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A plan to ship mixed-oxide fuel from Europe for the first time has been submitted to the United States, government officials said Friday.

The action kicked off official discussions between Japan and the U.S. under the Agreement of Cooperation, which concerns peaceful uses of nuclear energy, they said.

Under the plan, containers of mixed plutonium-uranium oxide fuel will be transported to Japan from Britain and France aboard two British-flagged freighters. The freighters assigned to carry the fuel will not be escorted by any naval or coast guard vessel. Instead, they will be refitted and armed to escort each other.

The Maritime Safety Agency will guard the freighters when they come into Japanese waters, the officials said. The amount of MOX fuel to be transported has not been made public.

The officials simply said that fuel to be used at nuclear power plants operated by Osaka-based Kansai Electric Power Co. and Tokyo Electric Power Co. will be transported by the 4,709-ton Pacific Teal and the 5,087-ton Pacific Pinstripe — both owned by Britain’s Atomic Energy Authority.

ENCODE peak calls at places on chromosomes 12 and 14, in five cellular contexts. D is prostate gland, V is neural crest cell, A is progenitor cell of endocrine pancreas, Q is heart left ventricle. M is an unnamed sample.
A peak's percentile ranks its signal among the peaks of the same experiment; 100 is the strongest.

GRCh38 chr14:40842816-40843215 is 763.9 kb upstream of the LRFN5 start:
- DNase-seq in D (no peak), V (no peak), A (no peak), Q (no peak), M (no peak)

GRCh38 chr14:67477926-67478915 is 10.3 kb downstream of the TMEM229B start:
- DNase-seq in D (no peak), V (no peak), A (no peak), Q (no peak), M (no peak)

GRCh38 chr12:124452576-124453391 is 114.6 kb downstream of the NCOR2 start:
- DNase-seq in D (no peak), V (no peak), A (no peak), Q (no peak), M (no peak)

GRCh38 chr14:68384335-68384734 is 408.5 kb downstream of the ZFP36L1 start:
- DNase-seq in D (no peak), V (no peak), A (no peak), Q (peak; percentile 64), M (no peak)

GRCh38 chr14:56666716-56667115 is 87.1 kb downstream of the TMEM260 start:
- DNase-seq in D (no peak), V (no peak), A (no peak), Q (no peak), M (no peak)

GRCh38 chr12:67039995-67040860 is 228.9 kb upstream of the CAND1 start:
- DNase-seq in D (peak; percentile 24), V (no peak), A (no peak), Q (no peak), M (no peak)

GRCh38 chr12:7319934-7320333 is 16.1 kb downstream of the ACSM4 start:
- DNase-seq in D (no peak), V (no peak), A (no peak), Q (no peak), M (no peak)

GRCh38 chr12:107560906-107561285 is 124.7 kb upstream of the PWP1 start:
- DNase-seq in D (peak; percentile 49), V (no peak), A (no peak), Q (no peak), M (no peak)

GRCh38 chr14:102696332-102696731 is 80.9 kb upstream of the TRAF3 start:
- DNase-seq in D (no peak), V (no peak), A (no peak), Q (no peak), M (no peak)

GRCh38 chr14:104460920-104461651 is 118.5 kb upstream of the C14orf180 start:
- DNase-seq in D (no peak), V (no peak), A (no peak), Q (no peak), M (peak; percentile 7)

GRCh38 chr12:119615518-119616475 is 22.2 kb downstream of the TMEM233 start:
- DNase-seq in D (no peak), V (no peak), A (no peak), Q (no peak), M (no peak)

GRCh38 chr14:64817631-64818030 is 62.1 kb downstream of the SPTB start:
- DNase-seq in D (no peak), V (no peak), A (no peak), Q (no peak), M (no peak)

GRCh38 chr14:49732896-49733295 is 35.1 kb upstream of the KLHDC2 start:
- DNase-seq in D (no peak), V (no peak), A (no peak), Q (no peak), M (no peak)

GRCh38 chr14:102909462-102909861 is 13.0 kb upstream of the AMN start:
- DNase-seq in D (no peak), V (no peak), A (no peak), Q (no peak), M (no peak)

MOX fuel is to be used at Kansai Electric’s Takahama Nuclear Power Station in Fukui Prefecture and Tepco’s Fukushima Nuclear Power Station in Fukushima Prefecture.

But Kansai Electric announced the same day that its plan to introduce plutonium-thermal system this spring will be delayed, as the transportation of the MOX fuel from Britain is likely to take place only after summer.

The company originally planned to use the MOX fuel in its No. 4 reactor in Takahama during a regular inspection of the plant from late April to early July.

It will take some two months to transport the MOX fuel from Britain, and final inspection of the fuel by Japan must also be undertaken after its arrival, Kansai Electric officials said.

The last plutonium shipment to Japan was the controversial transport of plutonium oxide from France aboard the Akatsuki Maru in 1992.

An international coalition of antinuclear groups, including Greenpeace, has urged Japan not to go ahead with the MOX transport plan.

They have pointed out that the transport arrangement violates the 1987 U.S.-Japan nuclear cooperation agreement, which requires that such fuels be escorted by an armed ship or that substitute safety measures be implemented after the approval of the United States.

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